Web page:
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SCI/TECH: Sprayable Infrared-Detecting Plastics Show Promise as Energy Source

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posted on Jan, 11 2005 @ 02:51 PM
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Researchers at the University of Toronto have invented an infrared-detecting material made with nanoparticles that may allow solar energy collectors 5 times greater efficiency. Their size allows them to be spray-painted on surfaces and also gives them important applications in medicine and communications.
 



www.sciencedaily.com
Existing technology has given us solution-processible, light-sensitive materials that have made large, low-cost solar cells, displays, and sensors possible, but these materials have so far only worked in the visible light spectrum, says Sargent. "These same functions are needed in the infrared for many imaging applications in the medical field and for fibre optic communications," he says.

The discovery may also help in the quest for renewable energy sources. Flexible, roller-processed solar cells have the potential to harness the sun's power, but efficiency, flexibility and cost are going to determine how that potential becomes practice, says Josh Wolfe, managing partner and nanotechnology venture capital investor at Lux Capital in Manhattan. Wolfe, who was not part of the research team, says the findings in the paper are significant: "These flexible photovoltaics could harness half of the sun's spectrum not previously accessed."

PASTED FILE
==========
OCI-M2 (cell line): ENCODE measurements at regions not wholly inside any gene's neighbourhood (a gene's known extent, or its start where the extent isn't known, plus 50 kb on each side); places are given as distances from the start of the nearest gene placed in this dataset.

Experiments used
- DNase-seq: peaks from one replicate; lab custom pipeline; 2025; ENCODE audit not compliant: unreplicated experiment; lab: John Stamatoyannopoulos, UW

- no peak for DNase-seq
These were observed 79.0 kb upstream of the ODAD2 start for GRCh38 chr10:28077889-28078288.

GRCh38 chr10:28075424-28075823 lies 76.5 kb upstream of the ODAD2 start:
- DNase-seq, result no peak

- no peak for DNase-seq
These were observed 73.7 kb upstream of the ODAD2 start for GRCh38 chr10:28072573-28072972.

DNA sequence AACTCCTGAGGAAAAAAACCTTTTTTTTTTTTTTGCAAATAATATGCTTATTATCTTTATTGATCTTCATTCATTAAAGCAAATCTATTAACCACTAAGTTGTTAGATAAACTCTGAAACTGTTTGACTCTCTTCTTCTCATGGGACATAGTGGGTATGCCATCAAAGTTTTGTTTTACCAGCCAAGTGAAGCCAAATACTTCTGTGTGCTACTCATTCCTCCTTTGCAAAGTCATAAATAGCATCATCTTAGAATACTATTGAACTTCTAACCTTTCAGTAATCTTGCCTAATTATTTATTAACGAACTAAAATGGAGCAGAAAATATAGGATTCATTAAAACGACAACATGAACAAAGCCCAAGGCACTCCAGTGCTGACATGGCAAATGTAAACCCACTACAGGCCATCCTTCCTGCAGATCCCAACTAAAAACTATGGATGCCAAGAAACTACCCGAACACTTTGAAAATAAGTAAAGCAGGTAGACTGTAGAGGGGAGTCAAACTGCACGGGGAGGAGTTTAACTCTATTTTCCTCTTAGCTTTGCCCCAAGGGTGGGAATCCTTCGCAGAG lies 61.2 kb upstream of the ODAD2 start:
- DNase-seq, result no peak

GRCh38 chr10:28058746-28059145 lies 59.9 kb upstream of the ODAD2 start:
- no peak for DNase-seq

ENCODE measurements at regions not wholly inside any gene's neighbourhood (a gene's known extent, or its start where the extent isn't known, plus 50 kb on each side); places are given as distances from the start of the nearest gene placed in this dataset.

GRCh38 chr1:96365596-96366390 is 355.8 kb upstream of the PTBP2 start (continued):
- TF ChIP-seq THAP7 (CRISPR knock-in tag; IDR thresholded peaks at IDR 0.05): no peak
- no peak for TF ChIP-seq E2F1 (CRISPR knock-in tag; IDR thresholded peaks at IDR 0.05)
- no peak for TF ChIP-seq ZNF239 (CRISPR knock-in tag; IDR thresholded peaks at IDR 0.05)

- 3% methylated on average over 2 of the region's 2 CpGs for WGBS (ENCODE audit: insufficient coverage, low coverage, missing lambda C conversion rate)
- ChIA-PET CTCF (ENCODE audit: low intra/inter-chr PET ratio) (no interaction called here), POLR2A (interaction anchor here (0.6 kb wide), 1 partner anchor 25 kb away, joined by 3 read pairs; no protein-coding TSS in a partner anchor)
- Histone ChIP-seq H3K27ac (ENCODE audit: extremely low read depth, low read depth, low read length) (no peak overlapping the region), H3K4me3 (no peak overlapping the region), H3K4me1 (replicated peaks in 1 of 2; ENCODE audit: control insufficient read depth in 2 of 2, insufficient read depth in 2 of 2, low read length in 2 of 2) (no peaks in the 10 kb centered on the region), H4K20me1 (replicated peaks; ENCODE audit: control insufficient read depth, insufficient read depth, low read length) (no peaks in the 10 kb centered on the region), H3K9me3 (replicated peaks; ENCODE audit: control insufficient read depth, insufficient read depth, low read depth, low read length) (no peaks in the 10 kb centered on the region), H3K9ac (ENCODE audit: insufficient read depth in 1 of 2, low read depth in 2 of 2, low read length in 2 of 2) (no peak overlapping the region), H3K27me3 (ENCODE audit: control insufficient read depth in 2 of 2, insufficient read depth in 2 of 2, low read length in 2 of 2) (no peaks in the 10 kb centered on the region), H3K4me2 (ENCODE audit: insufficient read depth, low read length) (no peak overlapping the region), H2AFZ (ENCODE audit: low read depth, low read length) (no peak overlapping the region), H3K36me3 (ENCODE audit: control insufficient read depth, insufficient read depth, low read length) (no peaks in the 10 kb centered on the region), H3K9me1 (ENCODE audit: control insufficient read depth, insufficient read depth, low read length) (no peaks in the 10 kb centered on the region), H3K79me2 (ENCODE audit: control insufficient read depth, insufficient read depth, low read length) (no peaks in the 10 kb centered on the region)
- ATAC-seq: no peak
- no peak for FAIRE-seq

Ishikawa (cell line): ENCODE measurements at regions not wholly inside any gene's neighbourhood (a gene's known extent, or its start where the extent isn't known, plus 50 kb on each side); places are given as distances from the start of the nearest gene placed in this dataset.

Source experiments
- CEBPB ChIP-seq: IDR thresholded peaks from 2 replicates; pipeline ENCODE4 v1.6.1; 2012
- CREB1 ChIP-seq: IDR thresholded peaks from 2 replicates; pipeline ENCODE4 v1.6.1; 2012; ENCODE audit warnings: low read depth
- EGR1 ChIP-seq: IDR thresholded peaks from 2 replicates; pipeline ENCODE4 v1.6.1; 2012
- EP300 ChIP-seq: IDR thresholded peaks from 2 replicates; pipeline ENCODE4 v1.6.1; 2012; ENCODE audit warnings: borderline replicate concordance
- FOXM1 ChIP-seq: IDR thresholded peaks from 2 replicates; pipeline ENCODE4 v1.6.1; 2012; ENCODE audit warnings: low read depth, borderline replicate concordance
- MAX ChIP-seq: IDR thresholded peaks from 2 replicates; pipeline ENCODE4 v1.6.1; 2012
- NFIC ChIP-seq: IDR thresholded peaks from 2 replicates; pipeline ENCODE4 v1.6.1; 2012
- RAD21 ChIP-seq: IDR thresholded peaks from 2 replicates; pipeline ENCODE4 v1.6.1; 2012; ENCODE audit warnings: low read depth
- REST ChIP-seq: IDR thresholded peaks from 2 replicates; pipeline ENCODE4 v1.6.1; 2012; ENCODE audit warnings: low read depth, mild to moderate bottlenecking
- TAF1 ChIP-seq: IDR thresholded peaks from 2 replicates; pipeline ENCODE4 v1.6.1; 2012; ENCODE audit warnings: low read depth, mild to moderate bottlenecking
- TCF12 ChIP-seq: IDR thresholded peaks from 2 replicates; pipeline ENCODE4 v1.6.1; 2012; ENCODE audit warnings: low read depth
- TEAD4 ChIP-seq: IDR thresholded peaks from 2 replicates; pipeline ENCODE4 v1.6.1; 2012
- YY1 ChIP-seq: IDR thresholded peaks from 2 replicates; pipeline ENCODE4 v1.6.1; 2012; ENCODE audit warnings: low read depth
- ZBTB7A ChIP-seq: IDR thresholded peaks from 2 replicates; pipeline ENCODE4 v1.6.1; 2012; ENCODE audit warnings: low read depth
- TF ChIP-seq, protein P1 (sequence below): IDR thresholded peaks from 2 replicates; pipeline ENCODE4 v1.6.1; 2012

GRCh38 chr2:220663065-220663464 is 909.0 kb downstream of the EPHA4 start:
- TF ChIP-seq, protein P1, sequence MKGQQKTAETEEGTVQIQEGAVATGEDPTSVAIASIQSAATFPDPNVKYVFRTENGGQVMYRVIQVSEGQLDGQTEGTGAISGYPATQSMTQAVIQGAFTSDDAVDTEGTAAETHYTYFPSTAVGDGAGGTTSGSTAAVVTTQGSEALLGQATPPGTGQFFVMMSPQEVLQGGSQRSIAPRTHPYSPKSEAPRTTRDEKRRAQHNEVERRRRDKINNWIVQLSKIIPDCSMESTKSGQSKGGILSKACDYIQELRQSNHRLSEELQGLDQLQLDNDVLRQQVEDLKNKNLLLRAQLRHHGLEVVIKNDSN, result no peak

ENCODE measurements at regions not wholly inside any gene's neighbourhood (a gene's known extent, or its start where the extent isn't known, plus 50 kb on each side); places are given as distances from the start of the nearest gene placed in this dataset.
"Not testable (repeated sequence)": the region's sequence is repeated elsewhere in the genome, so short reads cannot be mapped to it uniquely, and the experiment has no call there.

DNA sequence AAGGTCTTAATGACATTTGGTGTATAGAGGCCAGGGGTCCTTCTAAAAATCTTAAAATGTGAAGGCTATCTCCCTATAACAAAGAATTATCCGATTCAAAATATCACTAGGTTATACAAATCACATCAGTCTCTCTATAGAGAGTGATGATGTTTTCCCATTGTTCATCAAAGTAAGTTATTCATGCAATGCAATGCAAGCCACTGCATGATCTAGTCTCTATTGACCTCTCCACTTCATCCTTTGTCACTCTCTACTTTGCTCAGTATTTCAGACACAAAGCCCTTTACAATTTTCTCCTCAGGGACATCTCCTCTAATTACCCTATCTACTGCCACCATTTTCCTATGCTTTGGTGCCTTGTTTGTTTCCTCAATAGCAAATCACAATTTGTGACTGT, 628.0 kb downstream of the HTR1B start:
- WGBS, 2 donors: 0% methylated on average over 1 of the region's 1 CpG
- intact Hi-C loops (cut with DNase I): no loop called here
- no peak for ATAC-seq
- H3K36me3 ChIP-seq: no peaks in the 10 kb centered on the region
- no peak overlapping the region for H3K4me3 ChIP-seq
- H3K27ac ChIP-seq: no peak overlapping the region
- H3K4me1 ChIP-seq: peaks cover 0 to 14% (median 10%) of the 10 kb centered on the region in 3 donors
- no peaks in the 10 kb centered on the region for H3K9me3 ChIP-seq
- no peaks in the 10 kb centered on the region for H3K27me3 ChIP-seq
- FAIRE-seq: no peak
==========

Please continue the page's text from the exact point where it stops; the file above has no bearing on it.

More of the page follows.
Professor Peter Peumans of Stanford University, who has reviewed the U of T team's research, also acknowledges the groundbreaking nature of the work. "Our calculations show that, with further improvements in efficiency, combining infrared and visible photovoltaics could allow up to 30 per cent of the sun's radiant energy to be harnessed, compared to six per cent in today's best plastic solar cells."



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With rapidly decreasing fossil fuel reserves, there is becoming a need for new sources of renewable energy. In current commercial photovoltaic systems, efficiency is limited to 6%, and to be completely sustained on solar energy, a country the size of the Unites States would need 0.6% of its land devoted to solar energy collection and processing.

However, with an efficiency of 30% as projected with continued research into the infrared photovoltaic cells, only 0.12% of land would need to be used. If these sprays were used on the solar cells mounted on many homes and buildings, the need for land would be further reduced.

It is unlikely that these cells will replace fossil fuels in the short-term, but they may be able to relieve the current strain put on our oil reserves until a more efficient photovoltaic cell can render fossil fuels obsolete. Hopefully this new breakthrough will get people to start taking solar energy more seriously as a very real and very clean alternative to our current source of energy.

[edit on 11-1-2005 by zhangmaster]

[edit on 11-1-2005 by zhangmaster]




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